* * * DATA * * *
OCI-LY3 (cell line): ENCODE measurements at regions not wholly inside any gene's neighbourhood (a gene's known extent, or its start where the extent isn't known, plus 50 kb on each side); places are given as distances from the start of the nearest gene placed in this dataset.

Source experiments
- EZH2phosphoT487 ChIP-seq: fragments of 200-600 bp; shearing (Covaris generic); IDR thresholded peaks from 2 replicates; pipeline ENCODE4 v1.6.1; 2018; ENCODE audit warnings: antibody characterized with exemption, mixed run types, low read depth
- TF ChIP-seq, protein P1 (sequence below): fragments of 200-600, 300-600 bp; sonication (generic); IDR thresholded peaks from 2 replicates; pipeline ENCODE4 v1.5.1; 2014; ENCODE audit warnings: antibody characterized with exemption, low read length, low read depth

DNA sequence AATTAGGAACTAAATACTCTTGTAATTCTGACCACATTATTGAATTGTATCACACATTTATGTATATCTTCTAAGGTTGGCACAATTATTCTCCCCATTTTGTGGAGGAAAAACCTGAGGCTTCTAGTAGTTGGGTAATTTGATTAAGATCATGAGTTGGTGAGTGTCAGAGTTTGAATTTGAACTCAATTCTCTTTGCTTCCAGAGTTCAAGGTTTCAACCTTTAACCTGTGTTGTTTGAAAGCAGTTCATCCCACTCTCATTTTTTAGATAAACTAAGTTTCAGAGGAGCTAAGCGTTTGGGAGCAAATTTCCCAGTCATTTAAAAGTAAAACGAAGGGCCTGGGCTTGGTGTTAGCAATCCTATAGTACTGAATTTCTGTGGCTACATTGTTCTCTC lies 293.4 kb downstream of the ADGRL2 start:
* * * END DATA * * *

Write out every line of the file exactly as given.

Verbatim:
OCI-LY3 (cell line): ENCODE measurements at regions not wholly inside any gene's neighbourhood (a gene's known extent, or its start where the extent isn't known, plus 50 kb on each side); places are given as distances from the start of the nearest gene placed in this dataset.

Source experiments
- EZH2phosphoT487 ChIP-seq: fragments of 200-600 bp; shearing (Covaris generic); IDR thresholded peaks from 2 replicates; pipeline ENCODE4 v1.6.1; 2018; ENCODE audit warnings: antibody characterized with exemption, mixed run types, low read depth
- TF ChIP-seq, protein P1 (sequence below): fragments of 200-600, 300-600 bp; sonication (generic); IDR thresholded peaks from 2 replicates; pipeline ENCODE4 v1.5.1; 2014; ENCODE audit warnings: antibody characterized with exemption, low read length, low read depth

DNA sequence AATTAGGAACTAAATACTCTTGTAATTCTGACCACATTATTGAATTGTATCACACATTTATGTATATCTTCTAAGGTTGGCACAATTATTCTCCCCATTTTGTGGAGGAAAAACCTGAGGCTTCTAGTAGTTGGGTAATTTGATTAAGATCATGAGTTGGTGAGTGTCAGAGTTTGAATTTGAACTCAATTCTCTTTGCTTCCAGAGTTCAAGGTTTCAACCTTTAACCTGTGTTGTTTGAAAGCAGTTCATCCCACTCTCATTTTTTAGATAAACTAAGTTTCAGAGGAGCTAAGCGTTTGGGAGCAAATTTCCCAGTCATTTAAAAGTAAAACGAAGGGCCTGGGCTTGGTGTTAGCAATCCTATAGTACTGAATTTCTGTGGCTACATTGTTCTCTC lies 293.4 kb downstream of the ADGRL2 start: